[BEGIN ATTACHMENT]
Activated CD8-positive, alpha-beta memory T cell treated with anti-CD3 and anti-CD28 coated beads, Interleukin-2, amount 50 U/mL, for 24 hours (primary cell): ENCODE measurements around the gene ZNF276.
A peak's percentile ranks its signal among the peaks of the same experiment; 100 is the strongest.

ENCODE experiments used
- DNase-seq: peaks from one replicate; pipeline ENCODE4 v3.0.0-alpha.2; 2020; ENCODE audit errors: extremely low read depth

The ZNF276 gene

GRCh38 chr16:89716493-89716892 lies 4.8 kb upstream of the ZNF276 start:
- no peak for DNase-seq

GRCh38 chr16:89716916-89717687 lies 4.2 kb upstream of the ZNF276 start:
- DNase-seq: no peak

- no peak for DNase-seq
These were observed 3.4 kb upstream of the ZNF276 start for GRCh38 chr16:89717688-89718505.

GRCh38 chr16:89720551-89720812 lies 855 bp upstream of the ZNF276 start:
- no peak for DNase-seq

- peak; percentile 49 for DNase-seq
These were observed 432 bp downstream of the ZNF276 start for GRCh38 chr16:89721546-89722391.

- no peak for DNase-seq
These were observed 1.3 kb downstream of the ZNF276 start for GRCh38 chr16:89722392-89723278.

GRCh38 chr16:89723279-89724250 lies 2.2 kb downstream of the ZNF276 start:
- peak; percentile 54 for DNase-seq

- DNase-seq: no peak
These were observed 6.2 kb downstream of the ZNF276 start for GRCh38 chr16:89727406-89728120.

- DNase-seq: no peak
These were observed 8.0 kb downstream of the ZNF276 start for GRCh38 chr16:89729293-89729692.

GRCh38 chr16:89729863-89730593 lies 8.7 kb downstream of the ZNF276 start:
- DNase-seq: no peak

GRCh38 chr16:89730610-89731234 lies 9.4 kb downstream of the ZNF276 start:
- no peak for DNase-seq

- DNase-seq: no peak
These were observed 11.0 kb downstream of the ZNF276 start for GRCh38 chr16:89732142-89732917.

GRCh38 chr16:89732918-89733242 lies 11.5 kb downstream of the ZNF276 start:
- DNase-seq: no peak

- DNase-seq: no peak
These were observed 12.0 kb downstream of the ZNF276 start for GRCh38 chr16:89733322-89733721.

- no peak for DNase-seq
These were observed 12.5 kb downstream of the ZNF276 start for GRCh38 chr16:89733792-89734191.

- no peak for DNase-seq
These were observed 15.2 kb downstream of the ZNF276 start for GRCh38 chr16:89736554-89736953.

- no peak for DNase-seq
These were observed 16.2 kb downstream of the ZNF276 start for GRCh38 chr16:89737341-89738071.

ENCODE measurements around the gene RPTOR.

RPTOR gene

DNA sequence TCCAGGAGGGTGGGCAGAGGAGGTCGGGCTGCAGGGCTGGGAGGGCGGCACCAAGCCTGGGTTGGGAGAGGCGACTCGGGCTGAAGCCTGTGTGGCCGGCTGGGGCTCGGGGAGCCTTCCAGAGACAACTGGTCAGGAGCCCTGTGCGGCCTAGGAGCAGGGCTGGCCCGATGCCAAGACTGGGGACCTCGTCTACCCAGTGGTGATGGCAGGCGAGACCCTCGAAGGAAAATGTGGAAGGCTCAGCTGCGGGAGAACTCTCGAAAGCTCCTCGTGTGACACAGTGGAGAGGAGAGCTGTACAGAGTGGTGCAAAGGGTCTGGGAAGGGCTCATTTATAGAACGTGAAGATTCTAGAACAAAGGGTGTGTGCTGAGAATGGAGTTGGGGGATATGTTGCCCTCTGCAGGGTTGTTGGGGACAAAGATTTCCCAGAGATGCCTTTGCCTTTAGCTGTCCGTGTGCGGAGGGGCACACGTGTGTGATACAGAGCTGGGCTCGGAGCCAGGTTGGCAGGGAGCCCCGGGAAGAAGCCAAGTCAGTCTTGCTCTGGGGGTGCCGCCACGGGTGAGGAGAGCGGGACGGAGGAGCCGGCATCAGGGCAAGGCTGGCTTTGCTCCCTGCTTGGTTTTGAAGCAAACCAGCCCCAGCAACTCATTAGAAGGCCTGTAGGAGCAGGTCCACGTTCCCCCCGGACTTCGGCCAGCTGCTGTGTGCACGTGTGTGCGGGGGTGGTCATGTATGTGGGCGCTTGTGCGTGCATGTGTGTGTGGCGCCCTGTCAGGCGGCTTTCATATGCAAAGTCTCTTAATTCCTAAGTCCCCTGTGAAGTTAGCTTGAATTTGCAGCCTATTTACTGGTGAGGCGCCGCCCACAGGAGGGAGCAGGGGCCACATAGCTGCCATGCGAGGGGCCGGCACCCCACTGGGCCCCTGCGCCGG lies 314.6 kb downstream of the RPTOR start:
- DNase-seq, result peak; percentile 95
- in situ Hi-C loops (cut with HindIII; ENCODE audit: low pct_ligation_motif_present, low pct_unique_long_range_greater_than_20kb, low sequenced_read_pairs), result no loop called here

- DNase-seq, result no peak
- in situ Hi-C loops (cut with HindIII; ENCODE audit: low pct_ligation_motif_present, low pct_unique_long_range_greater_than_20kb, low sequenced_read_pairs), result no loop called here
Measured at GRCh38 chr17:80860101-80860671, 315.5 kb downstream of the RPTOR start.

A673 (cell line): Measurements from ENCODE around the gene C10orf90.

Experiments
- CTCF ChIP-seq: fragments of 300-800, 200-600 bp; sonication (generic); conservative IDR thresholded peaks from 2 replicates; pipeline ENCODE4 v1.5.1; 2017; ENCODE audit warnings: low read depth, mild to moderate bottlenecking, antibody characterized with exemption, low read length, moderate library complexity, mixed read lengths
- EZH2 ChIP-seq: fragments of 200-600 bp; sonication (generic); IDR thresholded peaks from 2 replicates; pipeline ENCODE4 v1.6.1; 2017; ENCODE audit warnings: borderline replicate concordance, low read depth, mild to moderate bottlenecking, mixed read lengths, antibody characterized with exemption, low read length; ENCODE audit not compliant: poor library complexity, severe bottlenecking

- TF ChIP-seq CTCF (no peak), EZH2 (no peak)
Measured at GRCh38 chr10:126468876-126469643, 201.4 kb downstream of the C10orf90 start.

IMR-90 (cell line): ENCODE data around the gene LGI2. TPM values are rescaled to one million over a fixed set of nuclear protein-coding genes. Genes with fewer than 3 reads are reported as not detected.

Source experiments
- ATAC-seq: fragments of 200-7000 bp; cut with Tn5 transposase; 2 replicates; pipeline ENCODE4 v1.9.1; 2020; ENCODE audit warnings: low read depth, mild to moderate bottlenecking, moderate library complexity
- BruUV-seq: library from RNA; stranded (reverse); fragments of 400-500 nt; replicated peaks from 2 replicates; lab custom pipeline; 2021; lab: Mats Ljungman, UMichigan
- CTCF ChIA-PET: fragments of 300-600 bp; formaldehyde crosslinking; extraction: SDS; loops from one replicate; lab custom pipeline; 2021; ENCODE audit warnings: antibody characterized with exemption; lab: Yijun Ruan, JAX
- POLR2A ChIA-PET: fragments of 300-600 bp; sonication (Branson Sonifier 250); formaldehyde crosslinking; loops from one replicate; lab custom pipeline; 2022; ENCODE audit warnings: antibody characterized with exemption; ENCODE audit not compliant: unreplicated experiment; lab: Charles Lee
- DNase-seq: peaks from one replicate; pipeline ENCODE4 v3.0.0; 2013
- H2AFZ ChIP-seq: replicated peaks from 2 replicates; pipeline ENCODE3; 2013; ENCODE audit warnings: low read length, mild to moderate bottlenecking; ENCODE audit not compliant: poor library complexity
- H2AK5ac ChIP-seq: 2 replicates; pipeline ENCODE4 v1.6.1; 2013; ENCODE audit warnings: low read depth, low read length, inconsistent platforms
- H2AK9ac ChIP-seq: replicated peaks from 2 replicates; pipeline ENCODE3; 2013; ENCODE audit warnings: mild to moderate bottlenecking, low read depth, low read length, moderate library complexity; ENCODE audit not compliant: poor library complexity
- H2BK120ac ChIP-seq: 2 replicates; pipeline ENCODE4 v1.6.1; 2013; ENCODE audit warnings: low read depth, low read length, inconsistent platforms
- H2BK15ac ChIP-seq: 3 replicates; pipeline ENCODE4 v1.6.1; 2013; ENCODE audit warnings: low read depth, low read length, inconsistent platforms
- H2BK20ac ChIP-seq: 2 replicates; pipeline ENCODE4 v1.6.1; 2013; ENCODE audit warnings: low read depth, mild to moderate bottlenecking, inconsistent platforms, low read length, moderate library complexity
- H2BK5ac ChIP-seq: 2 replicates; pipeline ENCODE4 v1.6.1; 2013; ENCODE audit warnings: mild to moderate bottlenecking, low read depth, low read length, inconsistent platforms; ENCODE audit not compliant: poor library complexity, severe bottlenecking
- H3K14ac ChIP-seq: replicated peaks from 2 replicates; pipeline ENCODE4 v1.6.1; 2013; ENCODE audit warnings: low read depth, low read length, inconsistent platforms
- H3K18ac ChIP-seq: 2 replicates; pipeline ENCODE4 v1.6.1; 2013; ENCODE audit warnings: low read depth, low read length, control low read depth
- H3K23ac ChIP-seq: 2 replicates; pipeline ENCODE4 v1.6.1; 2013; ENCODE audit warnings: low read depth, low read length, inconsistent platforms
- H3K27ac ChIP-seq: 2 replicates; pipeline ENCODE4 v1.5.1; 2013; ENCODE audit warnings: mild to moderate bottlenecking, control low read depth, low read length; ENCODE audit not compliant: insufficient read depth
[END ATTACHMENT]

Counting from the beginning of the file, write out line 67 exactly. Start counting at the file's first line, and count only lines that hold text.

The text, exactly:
- H2BK5ac ChIP-seq: 2 replicates; pipeline ENCODE4 v1.6.1; 2013; ENCODE audit warnings: mild to moderate bottlenecking, low read depth, low read length, inconsistent platforms; ENCODE audit not compliant: poor library complexity, severe bottlenecking